((((((Label* AND Food) OR (Label* AND Nutrition*) OR (Menu AND Label*) OR (food AND packing) OR (food AND wrapping) OR (Calorie* AND Converter) OR (Label* And eat*) OR (Label* AND Nutrient*) OR (Nutrient AND content) OR “food Away from home” OR “traffic light” OR PACE))) AND (((Activit* AND Motor) OR (Activity AND Physical) OR (Activit* AND Locomotor) OR Exercise OR (Energy AND Expenditure) OR walk*))) AND (((Restriction AND Caloric) OR (Diet AND “Low-Calorie”) OR “Low Calorie Diet” OR (Energy AND Intake) OR (Caloric AND intake AND restriction) OR Calorie OR kilocalorie OR “Food energy” OR K-Cal OR Kcal OR (meal* AND “Low Calorie”) OR (meal* AND Low-Calorie) OR (food AND order) OR (food AND consume) OR (food AND consumption) OR (food AND decision) OR (diet AND selection) OR (diet AND decision) OR (food AND desire) OR (diet AND desire) OR (food AND choose) OR (diet AND choose) OR (appetite AND regulation) OR (feed AND intake) OR (feeding AND methods) OR (food AND ingestion) OR (“food intake” AND regulation) OR (food AND intake) OR (food AND uptake) OR (Preference AND Food) OR (Selection* AND Food) OR (food AND choice) OR (behavior AND eating) OR (nutrition AND behavior)))) AND (2000:2016)
Web of science: 506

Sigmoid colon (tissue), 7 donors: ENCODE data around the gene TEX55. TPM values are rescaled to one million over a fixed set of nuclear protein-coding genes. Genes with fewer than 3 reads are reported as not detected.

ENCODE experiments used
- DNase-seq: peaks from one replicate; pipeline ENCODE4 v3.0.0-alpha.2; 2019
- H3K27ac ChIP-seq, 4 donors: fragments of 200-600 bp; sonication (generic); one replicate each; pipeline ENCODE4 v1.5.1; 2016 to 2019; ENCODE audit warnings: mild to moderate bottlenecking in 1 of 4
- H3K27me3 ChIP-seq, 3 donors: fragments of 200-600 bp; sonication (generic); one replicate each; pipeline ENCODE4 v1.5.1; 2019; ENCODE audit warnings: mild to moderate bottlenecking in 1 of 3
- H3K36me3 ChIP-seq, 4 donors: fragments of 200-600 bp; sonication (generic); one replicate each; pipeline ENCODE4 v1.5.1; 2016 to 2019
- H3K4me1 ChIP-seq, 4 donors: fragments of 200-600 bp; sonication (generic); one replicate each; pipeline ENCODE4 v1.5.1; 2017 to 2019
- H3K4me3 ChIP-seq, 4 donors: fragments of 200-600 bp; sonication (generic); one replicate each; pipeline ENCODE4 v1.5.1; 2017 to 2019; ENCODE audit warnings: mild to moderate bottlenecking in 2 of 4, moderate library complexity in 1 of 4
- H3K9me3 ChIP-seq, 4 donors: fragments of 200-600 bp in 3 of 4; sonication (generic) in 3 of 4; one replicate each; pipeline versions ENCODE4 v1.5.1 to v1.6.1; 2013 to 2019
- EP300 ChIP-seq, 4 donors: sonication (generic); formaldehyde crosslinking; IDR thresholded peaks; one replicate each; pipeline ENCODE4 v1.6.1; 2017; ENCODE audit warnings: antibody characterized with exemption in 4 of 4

((TI = (label*) AND TI = (food)) OR (TS = (label*) AND TS = (nutrition*)) OR (TS = (menu) AND TS = (label*)) OR (TI = (food) AND TI = (marking)) OR (TI = (food) AND TI = (packing)) OR (TI = (food) AND TI = (wrapping)) OR (TS = (calorie*) AND TS = (converter)) OR (TI = (label*) AND TI = (eat*)) OR (TI = (label*) AND TI = (nutrient*)) OR (TS = (nutrient) AND TS = (content)) OR TS = (“food Away from home”) OR TS = (“traffic light”) OR TS = (pace)) AND ((TI = (activit*) AND TI = (motor)) OR (TI = (activit*) AND TI = (physical)) OR (TI = (activit*) AND TI = (locomotor)) OR TI = (exercise) OR (TS = (energy) AND TS = (expenditure)) OR TS = (walk*)) AND ((TS = (restriction) AND TS = (caloric)) OR (TS = (diet*) AND TS = (“Low-Calorie”)) OR TS = (“Low Calorie Diet”) OR (TS = (energy) AND TS = (intake)) OR (TS = (caloric) AND TS = (intake) AND TS = (restriction)) OR TS = (calorie) OR TS = (kilocalorie) OR TS = (“Food energy”) OR TS = (k-cal) OR TS = (kcal) OR (TS = (meal*) AND TS = (“Low Calorie”)) OR (TS = (meal*) AND TS = (low-calorie)) OR (TS = (food) AND TS = (order)) OR (TS = (food) AND TS = (consume)) OR (TS = (food) AND TS = (consumption)) OR (TS = (food) AND TS = (decision)) OR (TS = (diet) AND TS = (selection)) OR (TS = (diet) AND TS = (decision)) OR (TS = (food) AND TS = (desire)) OR (TS = (diet) AND TS = (desire)) OR (TS = (food) AND TS = (choose)) OR (TS = (diet) AND TS = (choose)) OR (TS = (appetite) AND TS = (regulation)) OR (TS = (feed) AND TS = (intake)) OR (TS = (feeding) AND TS = (methods)) OR (TS = (food) AND TS = (ingestion)) OR (TS = (“food intake”) AND TS = (regulation)) OR (TS = (food) AND TS = (intake) OR (TS = (food) AND TS = (uptake)) OR (TI = (preference) AND TI = (food)) OR (TS = (selection) AND TS = (food)) OR (TS = (food) AND TS = (choice)) OR (TS = (behavior) AND TS = (eat*)) OR (TS = (nutrition) AND TS = (behavior)))) AND (PY = (2000–2016))